Rubber tapping is the process by which natural rubber (gum rubber) is collected. There are many species of trees that can be tapped for rubber; some of the more common species are Gutta-Percha (Palaquium gutta), rubber fig (Ficus elastica), Jelutong (Dyera costulata), Panama rubber (Castilla elastica), various spurges (Euphorbia species), and Guayule (Parthenium argentatum). Many of the early European explorers to the New World tropics were introduced to rubber that indigenous people obtained from tropical tree species. Rubber tappers would make a very shallow incision in the bark of a tree that would cut through the latex vessels. The dripping latex would then be collected in a vessel attached to the tree. In Central Kalimantan Jelutong trees were particularly important as a source of rubber.
Since rubber was a relatively unstable product it remained a curiosity until 1839 when Charles Goodyear invented vulcanization, a process that would make the elastic properties of rubber more permanent through treatment with heat, sulphur and white lead. The rubber product became harder, less soluble and more durable, and the plastic properties of this natural material could be brought to a desired shape. This discovery enabled the applications of rubber-derived products to greatly multiply and exploitation of many species of wild rubber-bearing plants intensified.
The tropical tree that was found to yield the purest, most elastic and most abundant rubber was known in commerce as Pará rubber, Hevea brasiliensis. This species was native to Brazil, northern Bolivia and eastern Peru. At one point the rubber trade brought in 40% of Brazils export revenue, all from wild trees.
Domestication of the Pará rubber tree was attempted in Brazil at great cost to large growers but was limited by severe disease issues. In South America a fungal disease of the Pará rubber tree called the South American leaf blight is caused by the ascomycete Microcyclus ulei. This fungus inhibits natural rubber production on a commercial scale in South and Central America. But as large companies were attempting and failing at establishing plantations in the Americas in the 1920’s and 30’s others were succeeding in Asia where the fungus does not exist.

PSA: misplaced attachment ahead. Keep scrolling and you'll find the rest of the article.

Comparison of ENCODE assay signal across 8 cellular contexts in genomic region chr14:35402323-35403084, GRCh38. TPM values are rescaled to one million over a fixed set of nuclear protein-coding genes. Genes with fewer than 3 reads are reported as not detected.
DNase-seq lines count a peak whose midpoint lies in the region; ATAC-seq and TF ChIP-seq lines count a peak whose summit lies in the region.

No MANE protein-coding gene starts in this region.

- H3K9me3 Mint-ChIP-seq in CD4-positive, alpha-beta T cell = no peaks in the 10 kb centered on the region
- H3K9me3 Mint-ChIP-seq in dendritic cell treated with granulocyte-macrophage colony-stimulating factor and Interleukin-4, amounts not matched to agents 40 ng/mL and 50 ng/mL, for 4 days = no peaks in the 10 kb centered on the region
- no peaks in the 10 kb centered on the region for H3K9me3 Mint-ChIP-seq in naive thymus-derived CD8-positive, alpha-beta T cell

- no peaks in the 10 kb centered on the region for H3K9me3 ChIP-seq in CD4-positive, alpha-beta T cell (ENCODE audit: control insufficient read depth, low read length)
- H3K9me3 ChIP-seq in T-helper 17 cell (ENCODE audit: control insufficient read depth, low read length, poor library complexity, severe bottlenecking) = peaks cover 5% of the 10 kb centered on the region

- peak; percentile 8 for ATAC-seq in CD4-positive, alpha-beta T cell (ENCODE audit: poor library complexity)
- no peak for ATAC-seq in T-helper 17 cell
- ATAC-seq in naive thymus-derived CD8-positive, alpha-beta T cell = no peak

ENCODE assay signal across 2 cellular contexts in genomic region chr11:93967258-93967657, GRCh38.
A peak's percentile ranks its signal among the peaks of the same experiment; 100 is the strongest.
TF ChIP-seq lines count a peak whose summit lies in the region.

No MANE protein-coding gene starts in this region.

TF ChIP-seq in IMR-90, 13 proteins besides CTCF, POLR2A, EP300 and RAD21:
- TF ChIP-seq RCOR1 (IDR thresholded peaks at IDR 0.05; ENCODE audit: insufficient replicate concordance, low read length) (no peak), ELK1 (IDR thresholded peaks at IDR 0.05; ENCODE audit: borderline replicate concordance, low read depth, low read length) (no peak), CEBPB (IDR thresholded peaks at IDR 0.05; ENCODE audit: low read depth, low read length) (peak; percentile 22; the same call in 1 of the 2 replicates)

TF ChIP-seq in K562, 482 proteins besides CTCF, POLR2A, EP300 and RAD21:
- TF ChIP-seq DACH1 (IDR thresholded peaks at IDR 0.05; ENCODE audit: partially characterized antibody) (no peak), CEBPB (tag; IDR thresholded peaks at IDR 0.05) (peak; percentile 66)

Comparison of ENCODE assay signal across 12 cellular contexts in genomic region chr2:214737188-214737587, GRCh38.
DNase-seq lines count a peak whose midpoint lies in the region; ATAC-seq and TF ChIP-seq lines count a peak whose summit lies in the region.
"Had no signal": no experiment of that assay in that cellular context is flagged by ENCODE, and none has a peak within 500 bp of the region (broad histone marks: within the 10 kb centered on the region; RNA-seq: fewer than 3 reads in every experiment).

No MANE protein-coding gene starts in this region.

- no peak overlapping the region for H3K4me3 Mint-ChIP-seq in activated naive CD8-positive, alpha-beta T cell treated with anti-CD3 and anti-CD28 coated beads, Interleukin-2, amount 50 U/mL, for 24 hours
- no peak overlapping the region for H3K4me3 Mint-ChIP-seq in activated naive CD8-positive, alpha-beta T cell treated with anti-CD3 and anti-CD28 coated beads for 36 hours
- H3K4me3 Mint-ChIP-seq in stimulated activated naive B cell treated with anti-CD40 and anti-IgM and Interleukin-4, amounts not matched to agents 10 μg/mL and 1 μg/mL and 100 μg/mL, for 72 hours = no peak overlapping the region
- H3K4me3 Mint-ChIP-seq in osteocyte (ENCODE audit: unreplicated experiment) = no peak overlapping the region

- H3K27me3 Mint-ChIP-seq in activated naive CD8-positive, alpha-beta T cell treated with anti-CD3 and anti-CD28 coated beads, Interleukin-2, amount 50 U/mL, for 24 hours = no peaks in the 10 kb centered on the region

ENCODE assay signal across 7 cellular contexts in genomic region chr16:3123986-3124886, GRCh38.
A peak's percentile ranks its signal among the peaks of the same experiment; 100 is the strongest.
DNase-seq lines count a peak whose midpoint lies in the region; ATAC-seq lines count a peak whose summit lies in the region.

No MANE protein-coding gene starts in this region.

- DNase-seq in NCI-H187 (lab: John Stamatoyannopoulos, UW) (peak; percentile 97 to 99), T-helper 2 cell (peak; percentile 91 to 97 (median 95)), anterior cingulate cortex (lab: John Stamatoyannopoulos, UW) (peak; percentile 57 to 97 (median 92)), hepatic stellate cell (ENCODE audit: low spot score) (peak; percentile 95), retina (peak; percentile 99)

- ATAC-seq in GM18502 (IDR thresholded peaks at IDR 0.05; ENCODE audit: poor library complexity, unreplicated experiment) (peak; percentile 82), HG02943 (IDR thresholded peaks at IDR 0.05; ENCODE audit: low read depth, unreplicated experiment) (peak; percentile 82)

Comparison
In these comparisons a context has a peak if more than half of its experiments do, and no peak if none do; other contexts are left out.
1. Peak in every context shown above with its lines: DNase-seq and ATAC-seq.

The Malayan rubber industry has been described as one of the greatest achievements of Western colonial enterprise. Along with tin, it formed the backbone of Peninsular Malaysia’s economy, and its impact on the landscape was profound. By the end of the 1890’s many of the problems of cultivating Pará rubber in Malaysia had been resolved. It was found that initial spacing of 350 trees per hectare was shown to permit the most rapid growth and tapping could begin in seven years after planting. Tapping methods were much improved over those used in the Amazon. Instead of cutting with a small hatchet, knives were designed that excised thin slivers of bark. Trees could be tapped on alternate days throughout the year and yields would increase as the tree matured. In 1896 the first successful commercial grove of "Pokok Getah" was planted in Malaysia. Pará rubber is also less demanding in terms of soil fertility and topography than other introduced tree crops such as oil palm (Elaeis guineensis) and cocoa (Theobroma cacao).
Peninsular Malaysia is among the world’s most important rubber growing areas. Rubber "pokok getah" is also grown in the Malaysian states of Sabah and Sarawak on the island of Borneo. Together the 14 states produce almost 20% of the world’s natural rubber on 1.3 million hectares of land with production declining due to planting of other crops, especially Oil Palm. Eighty percent of this rubber comes from thousands of privately owned plots of land (small holders), usually less than 2.5 hectares (data from the Malaysian Rubber Board).
Pará rubber as a crop plant has found its place in the economies of producing tropical countries. It is the most widespread smallholder tree crop is Southeast Asia, nearly all the natural rubber used by tire manufacturers comes from Pará rubber. It contributes a substantial amount to the welfare of small farmers in the tropics worldwide. For many swidden fallow (slash and burn) farmers rubber constitutes their main source of cash, literally a bank account that can be tapped as needs arise. Collected rubber can also be stored or stockpiled to be sold when the price reaches a better level. Tapping rubber trees for latex has not been automated, and will not likely happen in the near future leaving the important natural rubber industry in the hands of small holders.